Review And Adjust Your Investments Each Year

Your portfolio is diversified and you’ve developed an asset allocation strategy that you’re comfortable with. All is well. Then, at the end of the year, you find that the weighting of each asset class in your portfolio has changed. What happened? Well, over the course of the year, the market value of each security within your portfolio has earned a different return, resulting in a weighting change. That’s why it’s time to review and adjust your portfolio!
It’s best to check your investment mix once a year. It’s also a good idea to review your portfolio any time your financial circumstances change dramatically, whether it’s for better or worse. Rebalancing your portfolio regularly is like getting a periodic tune-up for your car. It minimizes your risk and ensures your portfolio is balanced according to your personal investing style and risk tolerance. To illustrate the importance of reviewing and adjusting, let’s compare a rebalanced portfolio to one where changes were ignored. Let’s say Joe has $50,000 to invest. He invests 50% in a bond fund, 10% in a Treasury bond fund and 40% in an equity fund. At the end of the year, Joe’s portfolio looks quite different than it did when he started out. The equity portion of the portfolio soundly outperformed the bond and Treasury portions. This resulted in a significant change in his allocation of assets, increasing the percentage he has in the equity fund while decreasing the percentage invested in the Treasury bond funds. Over the last year, Joe’s $20,000 investment in the equity fund has grown to $27,600, an increase of 38%! Unfortunately, the bond fund took a loss of 5% and the Treasury fund had a modest increase of 4%. The overall return on Joe’s portfolio was 13.1%, but now there is more weight on equities than on bonds. Perhaps Joe decides to leave his portfolio unchanged and hopes his equity fund continues performing well. If so, this unfortunately proves to be a bad choice. At the end of year two, the equity fund has performed poorly, losing 7% of its value. The bond fund performs well at the same time, appreciating 15%. Treasuries remain relatively stable with a 2% increase. His total portfolio value is now $58,284.5, realizing an increase of approximately 3.1%. 3.1% is OK, right? That depends. If Joe had rebalanced his portfolio after year one, his total portfolio value would be $59,268.5, therefore realizing an increase of nearly 5%. In this case, rebalancing is the optimal strategy.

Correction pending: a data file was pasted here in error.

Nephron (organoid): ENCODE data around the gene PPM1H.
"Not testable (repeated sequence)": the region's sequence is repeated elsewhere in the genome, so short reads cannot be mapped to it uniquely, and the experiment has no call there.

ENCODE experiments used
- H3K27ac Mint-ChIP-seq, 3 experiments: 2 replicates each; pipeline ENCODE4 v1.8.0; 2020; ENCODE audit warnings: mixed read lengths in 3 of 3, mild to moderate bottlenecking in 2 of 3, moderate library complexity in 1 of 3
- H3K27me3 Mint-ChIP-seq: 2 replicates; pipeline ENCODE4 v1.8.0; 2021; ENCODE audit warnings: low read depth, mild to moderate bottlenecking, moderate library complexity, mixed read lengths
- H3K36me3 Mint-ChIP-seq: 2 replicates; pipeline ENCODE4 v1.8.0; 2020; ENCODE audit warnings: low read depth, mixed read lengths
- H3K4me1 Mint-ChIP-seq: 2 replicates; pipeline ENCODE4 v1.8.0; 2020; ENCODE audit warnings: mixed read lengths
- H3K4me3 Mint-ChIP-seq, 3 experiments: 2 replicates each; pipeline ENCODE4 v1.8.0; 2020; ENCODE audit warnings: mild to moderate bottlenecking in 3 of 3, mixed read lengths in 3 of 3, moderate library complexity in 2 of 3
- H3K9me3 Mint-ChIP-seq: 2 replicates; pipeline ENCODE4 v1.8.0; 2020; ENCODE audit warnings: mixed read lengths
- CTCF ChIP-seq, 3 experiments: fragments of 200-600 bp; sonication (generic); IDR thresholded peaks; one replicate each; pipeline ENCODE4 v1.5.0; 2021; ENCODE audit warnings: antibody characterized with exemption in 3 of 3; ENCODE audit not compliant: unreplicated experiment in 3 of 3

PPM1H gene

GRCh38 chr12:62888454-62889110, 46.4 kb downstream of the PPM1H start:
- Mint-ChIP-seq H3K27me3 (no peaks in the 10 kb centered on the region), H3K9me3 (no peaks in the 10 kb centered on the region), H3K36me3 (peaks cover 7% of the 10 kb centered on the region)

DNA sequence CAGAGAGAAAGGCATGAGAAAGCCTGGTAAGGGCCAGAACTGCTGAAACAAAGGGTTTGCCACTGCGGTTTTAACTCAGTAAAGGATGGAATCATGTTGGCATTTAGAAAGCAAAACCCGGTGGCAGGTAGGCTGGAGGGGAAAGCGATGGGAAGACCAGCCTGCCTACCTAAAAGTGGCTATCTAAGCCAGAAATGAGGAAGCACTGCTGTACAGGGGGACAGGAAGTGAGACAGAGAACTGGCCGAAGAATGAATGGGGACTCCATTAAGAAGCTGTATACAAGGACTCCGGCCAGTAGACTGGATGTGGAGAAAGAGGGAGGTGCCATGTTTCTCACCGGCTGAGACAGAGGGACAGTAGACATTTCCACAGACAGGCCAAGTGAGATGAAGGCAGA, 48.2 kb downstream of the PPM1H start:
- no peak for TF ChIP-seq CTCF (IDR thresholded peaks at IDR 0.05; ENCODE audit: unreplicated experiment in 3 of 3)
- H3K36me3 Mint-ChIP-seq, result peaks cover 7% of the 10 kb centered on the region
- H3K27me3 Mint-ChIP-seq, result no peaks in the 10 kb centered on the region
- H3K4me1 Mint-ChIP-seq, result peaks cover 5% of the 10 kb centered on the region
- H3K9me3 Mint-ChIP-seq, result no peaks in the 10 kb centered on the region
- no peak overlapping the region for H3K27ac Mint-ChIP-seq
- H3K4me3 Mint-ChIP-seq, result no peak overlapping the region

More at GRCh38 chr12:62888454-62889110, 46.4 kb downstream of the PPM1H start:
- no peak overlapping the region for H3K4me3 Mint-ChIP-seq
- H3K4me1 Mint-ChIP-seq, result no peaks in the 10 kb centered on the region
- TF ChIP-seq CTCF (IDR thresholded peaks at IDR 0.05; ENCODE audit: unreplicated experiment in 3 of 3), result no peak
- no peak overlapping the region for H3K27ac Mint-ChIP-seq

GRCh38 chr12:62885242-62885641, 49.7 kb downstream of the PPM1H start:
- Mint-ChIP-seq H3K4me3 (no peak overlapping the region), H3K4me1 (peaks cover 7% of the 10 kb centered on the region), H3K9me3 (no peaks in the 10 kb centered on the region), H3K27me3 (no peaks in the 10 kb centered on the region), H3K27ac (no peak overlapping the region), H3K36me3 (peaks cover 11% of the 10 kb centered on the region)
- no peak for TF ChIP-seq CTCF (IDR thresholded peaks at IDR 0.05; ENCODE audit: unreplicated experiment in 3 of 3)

So let’s explore that a little more. Joe’s decision not to adjust his portfolio when equities were generating decent returns is a popular strategy among many investors. They assume an investment doing well over the past year will continue performing as well over the next year. Unfortunately, this is not the best strategy for investing success, because past performance may or may not be an indicator of future performance. Additionally, equity funds are always more
risky and volatile, so having your portfolio favoring equities puts you at an increased risk. It’s best to continue using caution and to rebalance your portfolio when one asset class severely outweighs the others. Of course, there’s always the chance the equity would have continued performing well in the second year and Joe would have lucked out with his choice. Generally, though, a portfolio should be balanced so a volatile equity doesn’t outweigh other, more secure investments.
Here’s how to rebalance your portfolio in three easy steps.
1.) Record
If you have determined an asset-allocation strategy that is perfect for you and you’ve purchased the appropriate
securities in each asset class, keep a record of the total cost of each security purchase, as well as the total cost of
your portfolio. These numbers will provide you with historical data of your portfolio. This way, at a future date,
you can compare them to current values.
2.) Compare
Designate a date in the future for which you will review the current value of your portfolio and of each asset
class. On that date, calculate the value of the funds in your portfolio by dividing current values of each asset
class by your total current portfolio value.
Next, compare the weightings of each asset class in your portfolio with their original weightings. Are there any
significant changes? If not, and you don’t have a need to liquidate your portfolio in the short term, it might be
better to remain passive.
3.) Adjust
If you find that changes in your asset class weightings have distorted your preferred balance and vulnerability to
risk, you can rebalance it easily.
Simply take the current total value of your portfolio and multiply it by each of the percentage weightings you
originally assigned to each asset class. The figures you calculate will be the amounts that should be invested in
each asset class. This will revert your asset classes to their original balance.
Rebalancing your portfolio will allow you to implement any changes you make to your investing style.
Essentially, rebalancing will help you stick to your investing plan even as the market fluctuates.

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